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UK airports are facing crunch time with the country’s pending departure from the EU set to pile on the strain.

Some £185bn worth of exports travel out of the UK by air, with more than £253bn imported – the bulk of which travel through East Midlands, Heathrow and Stansted.

Head of global policy at the Freight Transport Association Alex Veitch has questioned whether the airports have the necessary infrastructure to handle a no-deal outcome.

“When you look at Heathrow, it does a lot of rest of the world shipments already, so it is geared up in terms of the knowledge required when the EU falls into this bracket,” he said.

“But this issue will likely be more problematic for the likes of East Midlands and Stansted who do the bulk of their volumes between the EU.”

Recent reports have suggested that the EU-27 and the UK government have reached an agreement on aviation that will maintain flight rights in the result of a no-deal Brexit.

However, head of European Policy and Brexit at the FTA Pauline Bastidon questioned whether this will be the case.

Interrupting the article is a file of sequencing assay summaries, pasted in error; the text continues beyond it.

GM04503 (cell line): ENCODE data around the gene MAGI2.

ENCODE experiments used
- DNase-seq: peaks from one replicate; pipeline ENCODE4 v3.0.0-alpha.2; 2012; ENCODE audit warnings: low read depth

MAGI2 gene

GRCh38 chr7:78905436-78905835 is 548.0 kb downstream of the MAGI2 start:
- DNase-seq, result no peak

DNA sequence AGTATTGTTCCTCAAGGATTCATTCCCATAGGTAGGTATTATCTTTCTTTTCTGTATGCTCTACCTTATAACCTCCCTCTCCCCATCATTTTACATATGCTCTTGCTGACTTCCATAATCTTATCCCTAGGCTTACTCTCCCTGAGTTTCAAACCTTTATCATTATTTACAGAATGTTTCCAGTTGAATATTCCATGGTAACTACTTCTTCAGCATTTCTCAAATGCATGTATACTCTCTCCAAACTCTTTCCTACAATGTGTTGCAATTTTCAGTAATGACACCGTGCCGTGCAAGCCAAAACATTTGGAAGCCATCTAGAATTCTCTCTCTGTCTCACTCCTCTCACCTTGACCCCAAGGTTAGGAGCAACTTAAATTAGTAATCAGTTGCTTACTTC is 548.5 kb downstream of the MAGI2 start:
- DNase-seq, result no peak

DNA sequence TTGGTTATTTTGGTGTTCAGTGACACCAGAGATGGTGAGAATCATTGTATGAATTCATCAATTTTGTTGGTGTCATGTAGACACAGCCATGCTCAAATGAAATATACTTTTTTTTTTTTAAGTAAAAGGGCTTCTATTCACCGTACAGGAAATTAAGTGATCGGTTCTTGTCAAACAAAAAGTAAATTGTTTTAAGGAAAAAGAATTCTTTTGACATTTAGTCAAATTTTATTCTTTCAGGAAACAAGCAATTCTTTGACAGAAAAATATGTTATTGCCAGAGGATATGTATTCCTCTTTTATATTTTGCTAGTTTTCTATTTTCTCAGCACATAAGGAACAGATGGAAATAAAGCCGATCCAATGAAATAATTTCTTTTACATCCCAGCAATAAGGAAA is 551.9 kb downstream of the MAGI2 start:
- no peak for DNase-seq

“This is not yet a done deal, and we heard today that the agreement still needs to get past the European Council,” she said.

“Even if it does, it comes with two caveats, the first of which is British carriers will not be permitted to conduct inter-EU flights, the second proviso is it can be revoked at any time.”

Furthermore, the agreement on aviation is time limited and will only be enforced until the end of 2019, with the rules thereafter uncertain.

Mr Veitch also noted that Heathrow’s volumes could be heavily affected by what occurs in terms of cross-Channel freight services on the tunnel and between Calais and Dover.

“The freight services of Heathrow and the Dover Strait have a symbiotic relationship and to some extent rely on one another,” he continued.

“Some 250 trucks cross the Channel by truck before being loaded onto daily flights out of Heathrow bound for the rest of the world,” he explained.


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